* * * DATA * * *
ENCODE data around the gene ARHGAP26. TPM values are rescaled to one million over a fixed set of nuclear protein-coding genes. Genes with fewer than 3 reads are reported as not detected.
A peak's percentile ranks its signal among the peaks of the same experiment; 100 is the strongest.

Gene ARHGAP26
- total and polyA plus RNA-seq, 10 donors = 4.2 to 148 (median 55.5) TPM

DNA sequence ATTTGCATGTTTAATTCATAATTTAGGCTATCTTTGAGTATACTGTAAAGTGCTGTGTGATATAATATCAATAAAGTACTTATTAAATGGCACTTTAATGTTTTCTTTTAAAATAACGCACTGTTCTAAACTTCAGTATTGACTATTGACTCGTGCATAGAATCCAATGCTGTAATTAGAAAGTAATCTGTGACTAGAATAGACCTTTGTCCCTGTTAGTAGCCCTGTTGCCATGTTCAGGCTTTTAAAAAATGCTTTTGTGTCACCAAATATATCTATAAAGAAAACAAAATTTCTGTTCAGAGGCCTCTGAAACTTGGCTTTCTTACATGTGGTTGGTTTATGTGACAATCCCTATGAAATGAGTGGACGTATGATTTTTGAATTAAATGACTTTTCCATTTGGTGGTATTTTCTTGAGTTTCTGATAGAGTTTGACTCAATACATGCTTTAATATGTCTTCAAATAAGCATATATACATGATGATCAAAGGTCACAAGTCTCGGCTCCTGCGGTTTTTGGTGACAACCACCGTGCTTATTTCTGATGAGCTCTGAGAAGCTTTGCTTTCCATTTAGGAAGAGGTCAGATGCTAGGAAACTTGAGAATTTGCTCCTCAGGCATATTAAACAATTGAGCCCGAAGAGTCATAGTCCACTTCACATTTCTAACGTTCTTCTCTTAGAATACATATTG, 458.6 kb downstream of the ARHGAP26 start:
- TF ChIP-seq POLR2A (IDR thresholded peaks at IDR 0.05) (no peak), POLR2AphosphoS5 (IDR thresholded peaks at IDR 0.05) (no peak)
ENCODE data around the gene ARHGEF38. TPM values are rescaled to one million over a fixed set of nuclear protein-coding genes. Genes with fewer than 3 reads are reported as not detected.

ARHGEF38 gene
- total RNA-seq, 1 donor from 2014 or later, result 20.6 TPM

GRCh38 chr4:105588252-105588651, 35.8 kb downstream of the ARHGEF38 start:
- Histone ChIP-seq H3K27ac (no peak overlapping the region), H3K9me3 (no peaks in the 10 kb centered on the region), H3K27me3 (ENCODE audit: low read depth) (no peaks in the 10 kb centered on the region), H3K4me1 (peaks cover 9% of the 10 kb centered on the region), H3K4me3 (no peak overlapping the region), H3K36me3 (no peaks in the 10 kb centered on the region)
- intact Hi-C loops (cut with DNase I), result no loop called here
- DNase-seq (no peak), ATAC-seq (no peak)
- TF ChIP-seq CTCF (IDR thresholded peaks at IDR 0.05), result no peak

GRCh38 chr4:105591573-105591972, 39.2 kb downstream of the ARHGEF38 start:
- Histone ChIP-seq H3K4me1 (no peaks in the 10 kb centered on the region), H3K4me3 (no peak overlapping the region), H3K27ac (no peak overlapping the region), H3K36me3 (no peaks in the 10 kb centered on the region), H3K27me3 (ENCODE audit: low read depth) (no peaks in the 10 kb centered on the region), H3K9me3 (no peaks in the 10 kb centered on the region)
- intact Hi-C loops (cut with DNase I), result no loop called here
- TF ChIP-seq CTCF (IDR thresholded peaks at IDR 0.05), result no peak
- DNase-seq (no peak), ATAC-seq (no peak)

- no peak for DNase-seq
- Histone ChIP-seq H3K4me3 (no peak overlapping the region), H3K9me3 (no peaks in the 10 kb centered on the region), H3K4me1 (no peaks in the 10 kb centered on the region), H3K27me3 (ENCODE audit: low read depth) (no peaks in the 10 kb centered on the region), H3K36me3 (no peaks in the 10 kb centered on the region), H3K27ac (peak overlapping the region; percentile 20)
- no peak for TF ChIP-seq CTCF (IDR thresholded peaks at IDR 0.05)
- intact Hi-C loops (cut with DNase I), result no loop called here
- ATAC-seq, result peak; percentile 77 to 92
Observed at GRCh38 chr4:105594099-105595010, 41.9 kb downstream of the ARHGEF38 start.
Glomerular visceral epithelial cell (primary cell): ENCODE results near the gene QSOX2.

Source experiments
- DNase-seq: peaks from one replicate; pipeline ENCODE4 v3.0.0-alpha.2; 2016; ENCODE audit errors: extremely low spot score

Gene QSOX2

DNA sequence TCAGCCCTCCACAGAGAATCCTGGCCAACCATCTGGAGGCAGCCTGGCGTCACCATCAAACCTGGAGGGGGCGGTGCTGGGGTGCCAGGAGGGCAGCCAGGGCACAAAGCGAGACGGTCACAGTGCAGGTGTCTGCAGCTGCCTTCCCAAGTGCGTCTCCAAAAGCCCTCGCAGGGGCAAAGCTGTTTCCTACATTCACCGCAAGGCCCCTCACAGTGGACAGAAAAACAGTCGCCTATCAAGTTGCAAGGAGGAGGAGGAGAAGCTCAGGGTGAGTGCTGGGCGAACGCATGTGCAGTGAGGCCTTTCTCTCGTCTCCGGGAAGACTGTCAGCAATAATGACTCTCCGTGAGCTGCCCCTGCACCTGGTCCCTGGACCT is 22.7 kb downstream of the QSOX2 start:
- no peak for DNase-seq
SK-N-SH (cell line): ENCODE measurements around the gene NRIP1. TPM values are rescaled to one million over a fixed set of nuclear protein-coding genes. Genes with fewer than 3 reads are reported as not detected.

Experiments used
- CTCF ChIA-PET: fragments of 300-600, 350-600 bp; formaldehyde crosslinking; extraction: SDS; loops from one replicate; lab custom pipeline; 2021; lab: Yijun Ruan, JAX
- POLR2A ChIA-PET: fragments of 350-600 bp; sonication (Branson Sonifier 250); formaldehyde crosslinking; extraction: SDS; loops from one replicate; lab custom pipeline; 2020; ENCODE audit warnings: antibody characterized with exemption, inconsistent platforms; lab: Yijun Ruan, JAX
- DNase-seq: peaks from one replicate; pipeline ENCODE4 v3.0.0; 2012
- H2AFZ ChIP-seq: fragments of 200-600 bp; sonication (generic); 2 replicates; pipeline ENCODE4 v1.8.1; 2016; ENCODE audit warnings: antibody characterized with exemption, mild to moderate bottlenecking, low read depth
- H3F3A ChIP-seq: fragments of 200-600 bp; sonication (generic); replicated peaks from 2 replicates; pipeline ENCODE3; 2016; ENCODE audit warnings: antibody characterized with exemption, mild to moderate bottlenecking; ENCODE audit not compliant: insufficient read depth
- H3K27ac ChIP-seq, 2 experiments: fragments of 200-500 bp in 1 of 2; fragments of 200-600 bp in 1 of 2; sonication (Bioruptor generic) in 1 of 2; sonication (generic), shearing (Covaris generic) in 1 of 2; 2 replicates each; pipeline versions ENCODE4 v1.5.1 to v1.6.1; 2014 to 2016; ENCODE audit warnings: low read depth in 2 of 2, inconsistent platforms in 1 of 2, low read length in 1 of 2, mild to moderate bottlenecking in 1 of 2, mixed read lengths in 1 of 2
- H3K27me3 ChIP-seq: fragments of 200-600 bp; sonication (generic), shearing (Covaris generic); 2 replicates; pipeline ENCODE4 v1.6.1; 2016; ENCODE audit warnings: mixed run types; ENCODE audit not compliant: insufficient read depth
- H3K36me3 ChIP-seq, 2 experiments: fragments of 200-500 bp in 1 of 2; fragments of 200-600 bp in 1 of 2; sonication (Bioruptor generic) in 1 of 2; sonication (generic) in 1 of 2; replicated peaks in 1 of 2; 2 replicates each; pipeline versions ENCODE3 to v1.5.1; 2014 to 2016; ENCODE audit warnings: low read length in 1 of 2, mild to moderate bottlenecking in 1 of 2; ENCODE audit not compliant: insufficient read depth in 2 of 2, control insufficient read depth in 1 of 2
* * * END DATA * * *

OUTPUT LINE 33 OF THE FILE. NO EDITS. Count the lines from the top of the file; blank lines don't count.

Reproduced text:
Experiments used